5. What are your thoughts about this Havel inspired theater festival?

The truth is relative, and I like the idea of taking up the subject, and trying to face the most difficult aspects of our times, namely: the manipulation of message, information and the truth.

Piotr Stanek, in INTRO as “Kerim Isłambiek Adłan Baszyr Mamed Kacajew”

1. What role do you play in the production?

In the performance “Intro” I play the role of Chechen, who in the name of the highest dedication and love for Poland wants to blow himself up for this country. This positively hyperactive disposition of my Chechen character, throughout the whole show, does not allow him to stop, jokingly one might say that the Chechen is like a ticking bomb, which can explode at any moment. However, blowing up is not an act of terror here, but rather a metaphor of expressing the most genuine love for Poland – the beloved country of his own choice, where he simply, and uncompromisingly, feels best.

2. What is your favorite moment in the play?

When I am reading my handwritten letter that is an ironic and political expression of the Chechen’s feelings towards his new homeland.

3. Who are your mentors/inspirators?

I’ve been inspired by the people who I’ve been yet meeting on my artistic path. What I find crucial is trying to open yourself to another human being and trying to understand them. Then the meeting happens which somehow enriches you all with the very experience, and therefore also with some new inspiration.

4. Is there a specific place/experience you are looking forward to experiencing in NYC?

I’ve never been in New York. I’m curious to see this place and to experience the cultural life of NYC. I’ll surely go to a theater or some cult cafés and try and meet with some local artists.

5. What are your thoughts about this Havel inspired theater festival?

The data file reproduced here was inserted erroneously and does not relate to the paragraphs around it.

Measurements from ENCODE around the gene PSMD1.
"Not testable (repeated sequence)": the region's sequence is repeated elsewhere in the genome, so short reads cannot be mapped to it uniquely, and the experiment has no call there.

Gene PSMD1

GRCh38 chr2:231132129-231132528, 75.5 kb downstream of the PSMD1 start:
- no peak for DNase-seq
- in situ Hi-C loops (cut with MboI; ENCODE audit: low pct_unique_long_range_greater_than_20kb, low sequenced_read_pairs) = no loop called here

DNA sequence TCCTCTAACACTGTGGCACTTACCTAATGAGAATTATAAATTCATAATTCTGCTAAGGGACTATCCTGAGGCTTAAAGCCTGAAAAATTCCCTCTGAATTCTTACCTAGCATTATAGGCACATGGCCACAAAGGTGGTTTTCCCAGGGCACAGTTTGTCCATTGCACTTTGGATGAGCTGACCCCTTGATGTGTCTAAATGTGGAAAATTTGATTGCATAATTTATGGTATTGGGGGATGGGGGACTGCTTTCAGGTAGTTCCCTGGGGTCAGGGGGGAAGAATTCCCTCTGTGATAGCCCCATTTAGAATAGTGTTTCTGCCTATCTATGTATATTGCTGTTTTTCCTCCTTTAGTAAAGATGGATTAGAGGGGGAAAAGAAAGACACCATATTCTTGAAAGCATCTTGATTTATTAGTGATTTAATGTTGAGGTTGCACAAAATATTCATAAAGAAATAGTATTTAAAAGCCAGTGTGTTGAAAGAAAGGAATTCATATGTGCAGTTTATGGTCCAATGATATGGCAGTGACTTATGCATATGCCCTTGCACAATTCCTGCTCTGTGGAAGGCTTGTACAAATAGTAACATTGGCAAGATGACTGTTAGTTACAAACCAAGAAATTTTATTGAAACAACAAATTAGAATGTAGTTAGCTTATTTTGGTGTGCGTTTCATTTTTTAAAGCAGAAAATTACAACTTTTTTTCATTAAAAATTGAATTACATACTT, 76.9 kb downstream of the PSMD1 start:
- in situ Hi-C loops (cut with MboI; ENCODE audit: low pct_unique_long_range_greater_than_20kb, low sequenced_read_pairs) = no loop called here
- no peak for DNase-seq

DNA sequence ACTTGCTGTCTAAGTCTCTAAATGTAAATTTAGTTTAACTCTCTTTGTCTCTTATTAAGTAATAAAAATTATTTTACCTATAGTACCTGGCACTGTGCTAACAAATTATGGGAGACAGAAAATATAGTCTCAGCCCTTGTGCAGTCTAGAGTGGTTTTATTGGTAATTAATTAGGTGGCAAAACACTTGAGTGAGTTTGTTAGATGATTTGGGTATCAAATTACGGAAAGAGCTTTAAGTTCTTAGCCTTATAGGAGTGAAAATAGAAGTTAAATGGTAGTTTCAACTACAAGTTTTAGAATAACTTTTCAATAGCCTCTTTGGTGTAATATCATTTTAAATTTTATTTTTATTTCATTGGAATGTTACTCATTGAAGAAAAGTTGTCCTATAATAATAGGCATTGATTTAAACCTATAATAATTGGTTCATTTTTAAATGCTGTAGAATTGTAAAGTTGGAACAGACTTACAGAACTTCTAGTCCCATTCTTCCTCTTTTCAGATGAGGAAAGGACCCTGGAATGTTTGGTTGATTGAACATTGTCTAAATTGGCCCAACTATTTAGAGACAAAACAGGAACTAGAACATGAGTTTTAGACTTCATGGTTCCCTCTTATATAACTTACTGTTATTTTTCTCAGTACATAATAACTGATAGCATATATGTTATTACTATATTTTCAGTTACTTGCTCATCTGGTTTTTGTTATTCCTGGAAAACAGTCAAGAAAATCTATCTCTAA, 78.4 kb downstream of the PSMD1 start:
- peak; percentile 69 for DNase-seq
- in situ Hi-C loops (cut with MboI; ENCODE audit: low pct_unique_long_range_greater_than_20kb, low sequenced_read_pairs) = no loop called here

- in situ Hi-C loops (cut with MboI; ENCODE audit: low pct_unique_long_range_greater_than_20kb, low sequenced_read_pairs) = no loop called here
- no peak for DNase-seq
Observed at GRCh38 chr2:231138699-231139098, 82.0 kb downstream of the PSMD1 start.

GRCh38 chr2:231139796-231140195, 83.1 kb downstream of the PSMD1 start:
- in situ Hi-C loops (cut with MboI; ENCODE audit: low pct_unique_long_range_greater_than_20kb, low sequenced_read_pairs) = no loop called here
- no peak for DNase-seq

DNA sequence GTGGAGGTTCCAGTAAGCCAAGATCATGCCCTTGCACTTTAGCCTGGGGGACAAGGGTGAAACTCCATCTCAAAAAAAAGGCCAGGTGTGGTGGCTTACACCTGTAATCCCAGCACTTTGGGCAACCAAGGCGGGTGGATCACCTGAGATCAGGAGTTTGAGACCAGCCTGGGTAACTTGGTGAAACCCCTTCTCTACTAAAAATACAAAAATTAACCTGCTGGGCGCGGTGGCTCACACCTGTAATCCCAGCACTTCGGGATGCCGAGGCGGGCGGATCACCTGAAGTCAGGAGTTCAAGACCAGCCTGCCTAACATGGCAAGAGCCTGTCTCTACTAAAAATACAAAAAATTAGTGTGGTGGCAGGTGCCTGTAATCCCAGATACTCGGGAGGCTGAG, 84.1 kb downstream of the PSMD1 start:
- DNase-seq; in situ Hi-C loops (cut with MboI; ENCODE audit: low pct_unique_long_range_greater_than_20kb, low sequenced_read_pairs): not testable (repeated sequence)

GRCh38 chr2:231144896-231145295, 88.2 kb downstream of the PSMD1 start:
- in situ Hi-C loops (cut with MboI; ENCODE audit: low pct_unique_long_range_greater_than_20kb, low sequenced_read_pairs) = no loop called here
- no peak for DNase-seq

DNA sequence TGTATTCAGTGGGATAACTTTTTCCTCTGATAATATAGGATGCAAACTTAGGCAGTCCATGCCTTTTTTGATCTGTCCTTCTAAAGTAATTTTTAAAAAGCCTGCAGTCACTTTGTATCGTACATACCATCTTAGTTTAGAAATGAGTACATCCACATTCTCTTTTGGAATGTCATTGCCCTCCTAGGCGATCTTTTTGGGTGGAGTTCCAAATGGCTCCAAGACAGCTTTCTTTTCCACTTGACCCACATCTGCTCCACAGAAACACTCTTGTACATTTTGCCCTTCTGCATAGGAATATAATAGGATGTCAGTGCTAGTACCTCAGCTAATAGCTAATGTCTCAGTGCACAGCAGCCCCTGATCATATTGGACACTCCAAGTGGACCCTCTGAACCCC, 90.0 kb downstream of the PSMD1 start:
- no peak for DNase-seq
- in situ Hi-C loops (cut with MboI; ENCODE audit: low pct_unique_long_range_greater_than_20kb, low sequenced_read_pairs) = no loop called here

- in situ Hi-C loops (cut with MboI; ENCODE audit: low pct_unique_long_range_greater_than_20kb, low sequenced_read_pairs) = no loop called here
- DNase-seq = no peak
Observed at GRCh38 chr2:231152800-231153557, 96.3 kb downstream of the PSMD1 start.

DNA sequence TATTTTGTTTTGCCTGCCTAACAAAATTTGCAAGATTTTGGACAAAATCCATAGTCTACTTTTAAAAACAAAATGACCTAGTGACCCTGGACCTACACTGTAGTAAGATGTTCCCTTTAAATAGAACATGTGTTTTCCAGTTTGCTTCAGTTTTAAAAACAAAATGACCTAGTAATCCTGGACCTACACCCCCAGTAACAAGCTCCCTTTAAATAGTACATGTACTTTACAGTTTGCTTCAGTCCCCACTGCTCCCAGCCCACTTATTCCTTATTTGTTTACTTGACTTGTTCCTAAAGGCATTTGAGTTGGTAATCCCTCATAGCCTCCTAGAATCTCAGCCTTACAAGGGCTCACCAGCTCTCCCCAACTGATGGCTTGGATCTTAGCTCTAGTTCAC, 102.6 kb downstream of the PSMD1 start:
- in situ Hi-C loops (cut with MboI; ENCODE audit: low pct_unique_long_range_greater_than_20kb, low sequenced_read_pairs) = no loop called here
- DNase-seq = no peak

“Rehearsal for Truth” is a bold and courageous idea, so we’ll see what reception it’s going to have among the festival audience.

Katarzyna Ustowska, in INTRO as “Nazira Ibtihaj”

1. What role do you play in the production?

My character – Nazira Ibtihaj comes from the Middle East. She arrives to her beloved, new country – Poland. Nazira wants to give “all the wisdom and heritage”, she wants to share all that she has. Nazira believes that the future of fundamentalism is right here in Poland.

2. What is your favorite moment in the play?

It’s a kind of “taking communion” scene, when we’re having a donut together. At some point, we all meet in a too tight room, squeezed, somehow forced to perform an important ceremony and to reconcile. Everyone digests this strange encounter in a different way. Something cracks then, and for me, that’s the break point of the whole show.

3. Who are your mentors/inspirators?

People who shifted my understanding of what is possible, who go beyond common paths, who stay true, as: Anna Halprin, Michael Stöppler, my mentor. Also, as a small girl, I got strongly attracted by the creators of Dada Theater. My timeless inspiration too has been a writer Julio Cortázar.

4. Is there a specific place/experience you are looking forward to experiencing in NYC?

I look forward to some inspiration from the city vibes, and the exchange with the artists and the audience who I’m going to meet there.

5. What are your thoughts about this Havel inspired theater festival?

It’s a challenge and opportunity to try and examine for yourself the subject of how to be and stay true in your political, emotional and social surroundings and then to try and transfer it on stage.